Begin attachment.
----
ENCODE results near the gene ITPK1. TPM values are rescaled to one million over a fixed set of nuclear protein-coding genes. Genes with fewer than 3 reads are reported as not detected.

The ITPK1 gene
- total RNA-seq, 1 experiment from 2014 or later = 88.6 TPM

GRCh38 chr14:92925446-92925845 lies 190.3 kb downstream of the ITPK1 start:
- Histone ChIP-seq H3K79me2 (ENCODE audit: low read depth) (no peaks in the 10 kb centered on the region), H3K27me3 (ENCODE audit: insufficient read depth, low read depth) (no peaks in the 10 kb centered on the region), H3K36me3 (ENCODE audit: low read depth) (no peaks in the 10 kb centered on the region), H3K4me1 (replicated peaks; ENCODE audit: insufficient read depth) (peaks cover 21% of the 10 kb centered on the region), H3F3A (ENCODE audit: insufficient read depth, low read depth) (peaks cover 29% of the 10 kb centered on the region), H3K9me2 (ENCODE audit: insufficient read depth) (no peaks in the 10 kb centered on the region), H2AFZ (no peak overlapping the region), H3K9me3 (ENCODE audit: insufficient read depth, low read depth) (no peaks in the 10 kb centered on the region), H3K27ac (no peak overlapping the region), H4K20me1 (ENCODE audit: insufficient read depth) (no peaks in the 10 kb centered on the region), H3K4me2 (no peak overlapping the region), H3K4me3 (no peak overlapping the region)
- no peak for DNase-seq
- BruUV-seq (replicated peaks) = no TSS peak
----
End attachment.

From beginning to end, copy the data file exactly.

ENCODE results near the gene ITPK1. TPM values are rescaled to one million over a fixed set of nuclear protein-coding genes. Genes with fewer than 3 reads are reported as not detected.

The ITPK1 gene
- total RNA-seq, 1 experiment from 2014 or later = 88.6 TPM

GRCh38 chr14:92925446-92925845 lies 190.3 kb downstream of the ITPK1 start:
- Histone ChIP-seq H3K79me2 (ENCODE audit: low read depth) (no peaks in the 10 kb centered on the region), H3K27me3 (ENCODE audit: insufficient read depth, low read depth) (no peaks in the 10 kb centered on the region), H3K36me3 (ENCODE audit: low read depth) (no peaks in the 10 kb centered on the region), H3K4me1 (replicated peaks; ENCODE audit: insufficient read depth) (peaks cover 21% of the 10 kb centered on the region), H3F3A (ENCODE audit: insufficient read depth, low read depth) (peaks cover 29% of the 10 kb centered on the region), H3K9me2 (ENCODE audit: insufficient read depth) (no peaks in the 10 kb centered on the region), H2AFZ (no peak overlapping the region), H3K9me3 (ENCODE audit: insufficient read depth, low read depth) (no peaks in the 10 kb centered on the region), H3K27ac (no peak overlapping the region), H4K20me1 (ENCODE audit: insufficient read depth) (no peaks in the 10 kb centered on the region), H3K4me2 (no peak overlapping the region), H3K4me3 (no peak overlapping the region)
- no peak for DNase-seq
- BruUV-seq (replicated peaks) = no TSS peak